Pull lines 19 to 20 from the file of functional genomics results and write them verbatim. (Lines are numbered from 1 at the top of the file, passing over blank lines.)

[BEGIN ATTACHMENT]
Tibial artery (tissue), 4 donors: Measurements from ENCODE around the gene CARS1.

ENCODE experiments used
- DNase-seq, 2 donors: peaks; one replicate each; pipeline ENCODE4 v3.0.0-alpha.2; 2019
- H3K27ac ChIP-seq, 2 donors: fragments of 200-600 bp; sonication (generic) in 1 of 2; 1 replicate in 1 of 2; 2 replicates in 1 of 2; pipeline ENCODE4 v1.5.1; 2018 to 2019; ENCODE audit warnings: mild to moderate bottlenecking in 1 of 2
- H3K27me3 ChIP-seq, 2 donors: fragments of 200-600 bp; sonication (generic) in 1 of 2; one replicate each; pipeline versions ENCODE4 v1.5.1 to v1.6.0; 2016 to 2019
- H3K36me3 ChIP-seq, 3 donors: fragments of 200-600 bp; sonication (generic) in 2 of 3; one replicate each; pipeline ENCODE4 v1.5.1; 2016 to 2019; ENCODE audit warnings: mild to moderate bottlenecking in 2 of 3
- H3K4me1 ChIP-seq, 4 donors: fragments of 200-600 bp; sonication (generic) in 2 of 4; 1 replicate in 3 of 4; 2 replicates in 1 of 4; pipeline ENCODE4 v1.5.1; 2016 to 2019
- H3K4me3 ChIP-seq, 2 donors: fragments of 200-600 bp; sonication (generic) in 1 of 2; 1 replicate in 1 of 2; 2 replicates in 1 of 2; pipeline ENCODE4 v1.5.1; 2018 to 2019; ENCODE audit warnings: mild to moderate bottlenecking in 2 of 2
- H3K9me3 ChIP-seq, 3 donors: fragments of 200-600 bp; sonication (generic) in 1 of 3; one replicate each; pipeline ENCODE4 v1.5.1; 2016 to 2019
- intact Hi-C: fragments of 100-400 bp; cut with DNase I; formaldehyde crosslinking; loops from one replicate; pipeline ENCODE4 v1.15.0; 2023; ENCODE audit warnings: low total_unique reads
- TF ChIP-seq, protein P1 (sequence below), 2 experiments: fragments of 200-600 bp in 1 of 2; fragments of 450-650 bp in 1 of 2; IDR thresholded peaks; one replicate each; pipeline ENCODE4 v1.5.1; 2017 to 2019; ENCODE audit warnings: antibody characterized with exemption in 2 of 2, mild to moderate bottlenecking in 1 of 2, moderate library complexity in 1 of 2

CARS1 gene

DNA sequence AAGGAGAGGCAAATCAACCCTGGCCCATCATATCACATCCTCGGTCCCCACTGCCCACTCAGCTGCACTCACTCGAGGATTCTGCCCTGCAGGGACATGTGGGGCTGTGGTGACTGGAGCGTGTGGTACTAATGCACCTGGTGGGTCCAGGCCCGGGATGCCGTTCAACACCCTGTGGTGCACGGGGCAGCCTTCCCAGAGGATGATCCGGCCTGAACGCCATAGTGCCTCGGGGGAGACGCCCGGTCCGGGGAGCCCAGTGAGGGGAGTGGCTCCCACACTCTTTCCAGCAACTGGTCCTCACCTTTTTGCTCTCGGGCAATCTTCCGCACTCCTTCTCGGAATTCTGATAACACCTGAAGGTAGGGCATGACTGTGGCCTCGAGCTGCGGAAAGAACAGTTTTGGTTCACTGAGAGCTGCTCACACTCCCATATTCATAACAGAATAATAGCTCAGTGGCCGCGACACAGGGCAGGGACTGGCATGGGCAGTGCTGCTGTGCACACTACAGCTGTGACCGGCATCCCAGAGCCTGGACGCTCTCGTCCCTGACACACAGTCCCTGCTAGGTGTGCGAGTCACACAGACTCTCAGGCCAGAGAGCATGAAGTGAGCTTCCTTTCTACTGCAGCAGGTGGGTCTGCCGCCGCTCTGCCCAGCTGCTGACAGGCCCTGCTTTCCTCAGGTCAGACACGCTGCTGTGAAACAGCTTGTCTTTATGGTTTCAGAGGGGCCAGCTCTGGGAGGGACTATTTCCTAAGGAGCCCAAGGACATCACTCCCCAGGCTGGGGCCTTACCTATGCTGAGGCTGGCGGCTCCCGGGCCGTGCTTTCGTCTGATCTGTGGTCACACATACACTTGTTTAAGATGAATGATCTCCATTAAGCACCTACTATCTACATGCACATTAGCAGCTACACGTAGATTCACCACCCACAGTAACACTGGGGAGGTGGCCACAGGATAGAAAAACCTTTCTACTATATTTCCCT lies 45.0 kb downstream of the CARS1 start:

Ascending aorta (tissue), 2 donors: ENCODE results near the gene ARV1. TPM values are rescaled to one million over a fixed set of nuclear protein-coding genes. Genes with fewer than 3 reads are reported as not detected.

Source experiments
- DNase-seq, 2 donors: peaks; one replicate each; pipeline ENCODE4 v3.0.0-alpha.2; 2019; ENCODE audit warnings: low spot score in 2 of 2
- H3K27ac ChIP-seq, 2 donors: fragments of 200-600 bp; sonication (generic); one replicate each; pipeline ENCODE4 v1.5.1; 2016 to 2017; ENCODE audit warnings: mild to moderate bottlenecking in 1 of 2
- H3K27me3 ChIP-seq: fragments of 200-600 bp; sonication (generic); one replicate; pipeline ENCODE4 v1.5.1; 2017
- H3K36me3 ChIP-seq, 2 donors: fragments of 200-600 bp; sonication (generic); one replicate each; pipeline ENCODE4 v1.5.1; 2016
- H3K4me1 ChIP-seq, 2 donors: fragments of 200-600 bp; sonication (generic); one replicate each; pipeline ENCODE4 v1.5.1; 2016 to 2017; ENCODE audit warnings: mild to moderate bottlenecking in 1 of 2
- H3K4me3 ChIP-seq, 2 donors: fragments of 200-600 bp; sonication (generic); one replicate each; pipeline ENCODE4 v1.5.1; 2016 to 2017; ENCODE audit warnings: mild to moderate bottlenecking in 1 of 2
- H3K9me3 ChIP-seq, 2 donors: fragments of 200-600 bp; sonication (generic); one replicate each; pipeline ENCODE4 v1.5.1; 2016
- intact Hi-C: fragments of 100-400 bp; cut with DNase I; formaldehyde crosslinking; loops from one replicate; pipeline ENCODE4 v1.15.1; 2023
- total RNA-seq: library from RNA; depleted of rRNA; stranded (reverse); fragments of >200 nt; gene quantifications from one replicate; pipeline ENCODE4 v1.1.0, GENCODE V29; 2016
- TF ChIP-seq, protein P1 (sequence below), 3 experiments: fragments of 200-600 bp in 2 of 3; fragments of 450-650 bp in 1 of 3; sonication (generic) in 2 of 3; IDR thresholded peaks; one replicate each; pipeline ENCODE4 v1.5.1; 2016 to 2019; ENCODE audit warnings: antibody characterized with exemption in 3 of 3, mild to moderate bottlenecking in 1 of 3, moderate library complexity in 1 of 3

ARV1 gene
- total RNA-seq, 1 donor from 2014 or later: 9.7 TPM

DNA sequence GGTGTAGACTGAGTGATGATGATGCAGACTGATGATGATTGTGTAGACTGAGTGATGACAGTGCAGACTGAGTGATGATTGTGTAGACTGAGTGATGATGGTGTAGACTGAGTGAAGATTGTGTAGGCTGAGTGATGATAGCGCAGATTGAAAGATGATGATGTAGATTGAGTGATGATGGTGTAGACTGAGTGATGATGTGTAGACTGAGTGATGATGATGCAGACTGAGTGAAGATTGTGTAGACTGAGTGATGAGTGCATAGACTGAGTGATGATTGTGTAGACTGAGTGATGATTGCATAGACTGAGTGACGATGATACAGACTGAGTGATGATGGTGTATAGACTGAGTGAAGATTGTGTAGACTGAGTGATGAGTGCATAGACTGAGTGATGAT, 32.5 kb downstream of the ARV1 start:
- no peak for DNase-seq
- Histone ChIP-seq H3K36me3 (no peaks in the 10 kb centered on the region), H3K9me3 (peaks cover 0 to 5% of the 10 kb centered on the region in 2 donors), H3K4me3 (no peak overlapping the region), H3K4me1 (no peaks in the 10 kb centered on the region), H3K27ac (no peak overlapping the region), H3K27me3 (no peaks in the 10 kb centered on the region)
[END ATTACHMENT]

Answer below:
- H3K36me3 ChIP-seq, 2 donors: fragments of 200-600 bp; sonication (generic); one replicate each; pipeline ENCODE4 v1.5.1; 2016
- H3K4me1 ChIP-seq, 2 donors: fragments of 200-600 bp; sonication (generic); one replicate each; pipeline ENCODE4 v1.5.1; 2016 to 2017; ENCODE audit warnings: mild to moderate bottlenecking in 1 of 2